Sentiment is secondary

2011-02-19 00:00

RICKY Ponting, Jacques Kallis, Murali and Sachin Tendulkar bring a ton of experience and a pile of yearning to this World Cup campaign. Each champion is driven by a particular desire, an ambition that ranges from bowing out in style, filling the only remaining gap on the record, reviving a faltering career and overcoming a curse that has paralysed a team.

Between them these veterans have known many great days and all of them can look back with satisfaction. But they are not inclined to rest upon their deeds. In these twilight years they still step out with purpose. Ponting looks eager, Kallis has been girding his loins, Murali has been polishing his technique and Tendulkar has been preparing mind and body. Don’t bet against them.

All of them know they will not pass this way again. Next time it will be someone else’s turn. Sport is transitory. That is its beauty and cruelty. None of them, though, not even Murali, whose withdrawal is imminent, is thinking about the aftermath. Farewell performances are permitted in singers. Sportsmen must maintain their rage. Victory urges them along.

Of course only one of them will taste that final glory, or none at all, for England or West Indies or Pakistan might disturb the day. In that case the defeated will leave the field and the game disappointed. That is the nature of sport. Sentiment is secondary. Always something is left on the table. Did Bradman average 100? Did Steve Waugh prevail in India?

If the quartet can be parted then Tendulkar may be deemed the most desperate to succeed. Although his cricketing immortality was long ago established, and though his feet continue to twinkle and his bat to sound like a sirloin, his race has almost been run. Certainly it is his last chance to lift the trophy. That the tournament is played on his home land and the final is to be staged in the city of his birth adds piquancy to the prospect.

Over the years Tendulkar’s inability to complete a victory has been held against him. Of late, though, the charge has not as often been laid. He has become more measured in the crisis. In any case those seeking perfection in any man face a long search.

Can Tendulkar win a World Cup at last? It is the final question. All others have been answered. Another might be raised. Can India? No nation has taken the trophy on its own patch. An entire team will be under the pressure. Tendulkar has known from his teenage years. The master batsman may relish the shift. Constancy has been his strongest point. Celebration has been missing.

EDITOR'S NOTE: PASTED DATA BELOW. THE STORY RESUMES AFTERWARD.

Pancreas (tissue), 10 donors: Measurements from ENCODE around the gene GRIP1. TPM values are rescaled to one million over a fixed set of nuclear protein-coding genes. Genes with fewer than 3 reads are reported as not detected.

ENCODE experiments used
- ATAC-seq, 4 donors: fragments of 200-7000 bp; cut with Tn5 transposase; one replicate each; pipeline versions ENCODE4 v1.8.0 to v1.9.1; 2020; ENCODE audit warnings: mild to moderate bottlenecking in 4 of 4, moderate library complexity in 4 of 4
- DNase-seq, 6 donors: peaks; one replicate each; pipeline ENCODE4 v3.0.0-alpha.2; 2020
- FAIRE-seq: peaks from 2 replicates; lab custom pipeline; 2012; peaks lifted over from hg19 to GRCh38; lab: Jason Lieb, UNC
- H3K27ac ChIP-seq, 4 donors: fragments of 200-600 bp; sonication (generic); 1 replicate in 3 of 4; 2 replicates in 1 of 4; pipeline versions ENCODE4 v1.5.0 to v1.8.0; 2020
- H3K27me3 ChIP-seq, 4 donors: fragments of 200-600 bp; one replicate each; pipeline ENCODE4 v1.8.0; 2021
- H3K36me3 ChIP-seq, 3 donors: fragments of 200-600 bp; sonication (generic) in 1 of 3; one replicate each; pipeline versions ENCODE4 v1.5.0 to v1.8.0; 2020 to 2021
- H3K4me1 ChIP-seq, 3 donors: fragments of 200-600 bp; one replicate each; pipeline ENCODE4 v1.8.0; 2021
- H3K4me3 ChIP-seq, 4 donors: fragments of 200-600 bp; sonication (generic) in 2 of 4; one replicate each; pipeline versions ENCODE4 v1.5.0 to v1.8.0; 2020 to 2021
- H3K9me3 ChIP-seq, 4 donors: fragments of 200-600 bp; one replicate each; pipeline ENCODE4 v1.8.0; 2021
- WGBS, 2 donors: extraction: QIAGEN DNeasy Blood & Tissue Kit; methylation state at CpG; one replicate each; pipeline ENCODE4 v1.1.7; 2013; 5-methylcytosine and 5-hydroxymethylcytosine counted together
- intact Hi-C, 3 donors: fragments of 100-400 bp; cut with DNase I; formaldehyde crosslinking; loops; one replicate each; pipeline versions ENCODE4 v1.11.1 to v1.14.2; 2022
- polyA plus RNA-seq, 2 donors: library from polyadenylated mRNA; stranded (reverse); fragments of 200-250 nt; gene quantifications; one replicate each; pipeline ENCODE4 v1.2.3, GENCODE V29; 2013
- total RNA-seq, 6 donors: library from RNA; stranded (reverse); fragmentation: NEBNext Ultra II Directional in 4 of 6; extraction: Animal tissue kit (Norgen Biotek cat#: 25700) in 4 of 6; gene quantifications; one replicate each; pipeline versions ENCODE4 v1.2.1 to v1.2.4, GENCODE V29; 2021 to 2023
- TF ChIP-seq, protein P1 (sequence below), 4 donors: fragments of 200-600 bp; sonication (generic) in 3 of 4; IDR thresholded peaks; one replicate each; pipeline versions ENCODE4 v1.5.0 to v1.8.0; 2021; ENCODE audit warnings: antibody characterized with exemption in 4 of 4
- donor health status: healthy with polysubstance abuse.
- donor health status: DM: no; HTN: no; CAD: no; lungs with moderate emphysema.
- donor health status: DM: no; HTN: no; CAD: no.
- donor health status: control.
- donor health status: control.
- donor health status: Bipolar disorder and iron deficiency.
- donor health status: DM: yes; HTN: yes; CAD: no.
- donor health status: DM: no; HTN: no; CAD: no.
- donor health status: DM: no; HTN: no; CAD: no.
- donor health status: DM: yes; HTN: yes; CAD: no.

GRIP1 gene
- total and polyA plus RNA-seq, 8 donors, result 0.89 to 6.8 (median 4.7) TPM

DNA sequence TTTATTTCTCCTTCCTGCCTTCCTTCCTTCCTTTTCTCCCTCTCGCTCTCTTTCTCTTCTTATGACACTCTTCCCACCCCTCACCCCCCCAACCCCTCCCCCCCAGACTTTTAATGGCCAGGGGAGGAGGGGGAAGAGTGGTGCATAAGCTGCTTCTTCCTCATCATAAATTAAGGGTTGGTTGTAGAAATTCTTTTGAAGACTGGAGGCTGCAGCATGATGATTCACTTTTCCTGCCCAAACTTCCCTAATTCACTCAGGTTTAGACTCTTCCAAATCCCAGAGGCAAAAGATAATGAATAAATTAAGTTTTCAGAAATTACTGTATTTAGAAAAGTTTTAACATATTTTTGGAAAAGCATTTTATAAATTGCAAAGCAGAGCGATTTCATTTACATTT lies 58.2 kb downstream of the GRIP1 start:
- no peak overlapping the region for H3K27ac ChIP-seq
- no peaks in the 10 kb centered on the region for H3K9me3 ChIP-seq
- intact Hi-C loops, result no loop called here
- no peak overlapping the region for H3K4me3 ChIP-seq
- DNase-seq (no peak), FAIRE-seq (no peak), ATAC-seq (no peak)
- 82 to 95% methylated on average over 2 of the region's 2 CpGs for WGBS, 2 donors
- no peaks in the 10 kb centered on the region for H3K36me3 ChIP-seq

Kallis’ motivation is predominantly collective. South Africa need to win this cup. Time and again the Proteas have fallen short at the last gasp; a silly dropped catch, a chaotic run out, a misread piece of paper have denied them. Perhaps ambition has been too keenly felt. Those years of waiting and wondering took a toll, the compromises and confusions left a mark. In those critical moments the turmoil was revealed.

Now South Africa have settled, a new generation has been born, World Cups have been staged in three sports and the cricket team is a melting pot. Kallis, too, has appeared more relaxed. Certainly his cricket has become more commanding. No longer does it seem as absurd to compare him with Sir Garfield Sobers.

And yet the deed has not been done. The Proteas have not won a World Cup. Bad memories plague them. Kallis has nothing to prove, but the same cannot quite be said about his team and that needs to be rectified. Precisely because expectations are lower and the team less scarred, I am tipping the Proteas to prevail. If they can survive that they can survive anything.

Murali is not so much thinking about his swansong as seeking to help his country to a second triumph. Sri Lanka’s first success in 1996 came by way of audacious tactics and unrecognised excellence.

Now Murali’s tricks are known and his team is highly regarded. Sri Lankan cricket has come a long way.

With his dark eyes, bemusing wrists and smiling face, Murali will be missed. He remains a feared and fit opponent. Moreover spin is expected to play a vital part in the tournament. Will he go out with a bang or a whimper? Whatever unfolds he will take it in his stride.

Of the quartet Ponting is in the shakiest position. Alone among them he is captain, alone among them his career is at a crossroads. He has an impressive World Cup record, dominating the 2003 final with a brilliant hundred and leading his team to a second victory in 2007. But Ponting has also become the first Australian captain to lose three Ashes series and seems to be in decline as a batsman.

Although his batting greatness is acknowledged, Ponting’s captaincy has been criticised. If he can recapture his batting form and lead his team to a third victory then he can leave on his own terms. If not then he will hear a noise so beloved of Madame Defarge, the sound of sharpening steel.

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